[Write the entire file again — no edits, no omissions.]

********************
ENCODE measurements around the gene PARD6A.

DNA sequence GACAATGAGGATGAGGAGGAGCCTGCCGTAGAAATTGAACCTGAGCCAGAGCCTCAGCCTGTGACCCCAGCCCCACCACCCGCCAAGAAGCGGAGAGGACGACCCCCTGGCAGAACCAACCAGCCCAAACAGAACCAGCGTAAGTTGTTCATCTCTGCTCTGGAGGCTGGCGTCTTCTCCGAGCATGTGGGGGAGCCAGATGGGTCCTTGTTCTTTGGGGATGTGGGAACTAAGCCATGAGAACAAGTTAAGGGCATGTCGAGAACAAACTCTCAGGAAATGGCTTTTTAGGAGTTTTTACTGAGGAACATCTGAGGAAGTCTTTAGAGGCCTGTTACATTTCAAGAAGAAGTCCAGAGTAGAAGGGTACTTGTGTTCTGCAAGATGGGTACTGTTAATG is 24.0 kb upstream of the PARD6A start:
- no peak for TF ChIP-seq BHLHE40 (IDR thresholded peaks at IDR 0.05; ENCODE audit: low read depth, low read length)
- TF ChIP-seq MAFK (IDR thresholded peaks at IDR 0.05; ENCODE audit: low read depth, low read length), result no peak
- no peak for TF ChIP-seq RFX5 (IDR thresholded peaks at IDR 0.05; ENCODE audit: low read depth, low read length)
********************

ENCODE measurements around the gene PARD6A.

DNA sequence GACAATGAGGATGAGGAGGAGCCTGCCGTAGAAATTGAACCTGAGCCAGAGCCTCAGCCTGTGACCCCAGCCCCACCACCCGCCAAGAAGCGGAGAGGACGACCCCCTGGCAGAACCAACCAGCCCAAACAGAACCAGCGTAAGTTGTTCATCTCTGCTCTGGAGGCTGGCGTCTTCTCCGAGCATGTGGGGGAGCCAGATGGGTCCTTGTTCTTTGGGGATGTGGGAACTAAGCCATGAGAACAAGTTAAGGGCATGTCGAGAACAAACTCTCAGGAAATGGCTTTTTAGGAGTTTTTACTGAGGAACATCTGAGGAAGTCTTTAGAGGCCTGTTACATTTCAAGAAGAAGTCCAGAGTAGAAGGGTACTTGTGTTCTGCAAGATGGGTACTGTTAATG is 24.0 kb upstream of the PARD6A start:
- no peak for TF ChIP-seq BHLHE40 (IDR thresholded peaks at IDR 0.05; ENCODE audit: low read depth, low read length)
- TF ChIP-seq MAFK (IDR thresholded peaks at IDR 0.05; ENCODE audit: low read depth, low read length), result no peak
- no peak for TF ChIP-seq RFX5 (IDR thresholded peaks at IDR 0.05; ENCODE audit: low read depth, low read length)